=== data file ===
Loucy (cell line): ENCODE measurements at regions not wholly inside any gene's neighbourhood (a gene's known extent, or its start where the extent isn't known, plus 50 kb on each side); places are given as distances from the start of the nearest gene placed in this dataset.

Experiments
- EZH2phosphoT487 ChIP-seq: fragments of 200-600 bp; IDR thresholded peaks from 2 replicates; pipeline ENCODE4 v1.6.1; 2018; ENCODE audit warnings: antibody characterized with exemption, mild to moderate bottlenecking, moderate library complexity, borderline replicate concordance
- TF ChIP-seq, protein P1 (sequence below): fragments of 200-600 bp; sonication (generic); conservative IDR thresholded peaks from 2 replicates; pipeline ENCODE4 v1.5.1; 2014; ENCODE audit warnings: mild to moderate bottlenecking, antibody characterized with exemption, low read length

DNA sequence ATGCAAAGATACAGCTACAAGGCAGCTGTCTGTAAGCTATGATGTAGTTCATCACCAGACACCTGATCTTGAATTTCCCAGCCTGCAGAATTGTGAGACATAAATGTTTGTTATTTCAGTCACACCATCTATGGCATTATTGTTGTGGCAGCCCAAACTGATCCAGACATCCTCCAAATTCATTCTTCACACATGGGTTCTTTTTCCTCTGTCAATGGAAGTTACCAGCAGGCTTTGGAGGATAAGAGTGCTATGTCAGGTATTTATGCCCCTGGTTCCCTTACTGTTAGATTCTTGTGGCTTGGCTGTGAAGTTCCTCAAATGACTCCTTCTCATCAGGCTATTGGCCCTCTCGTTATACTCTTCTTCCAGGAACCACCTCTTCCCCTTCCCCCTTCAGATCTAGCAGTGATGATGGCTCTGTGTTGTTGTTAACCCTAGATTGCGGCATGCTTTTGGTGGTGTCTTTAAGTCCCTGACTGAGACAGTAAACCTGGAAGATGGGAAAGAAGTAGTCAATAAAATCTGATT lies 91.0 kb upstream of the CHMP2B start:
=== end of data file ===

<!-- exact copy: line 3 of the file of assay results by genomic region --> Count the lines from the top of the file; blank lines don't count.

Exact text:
- EZH2phosphoT487 ChIP-seq: fragments of 200-600 bp; IDR thresholded peaks from 2 replicates; pipeline ENCODE4 v1.6.1; 2018; ENCODE audit warnings: antibody characterized with exemption, mild to moderate bottlenecking, moderate library complexity, borderline replicate concordance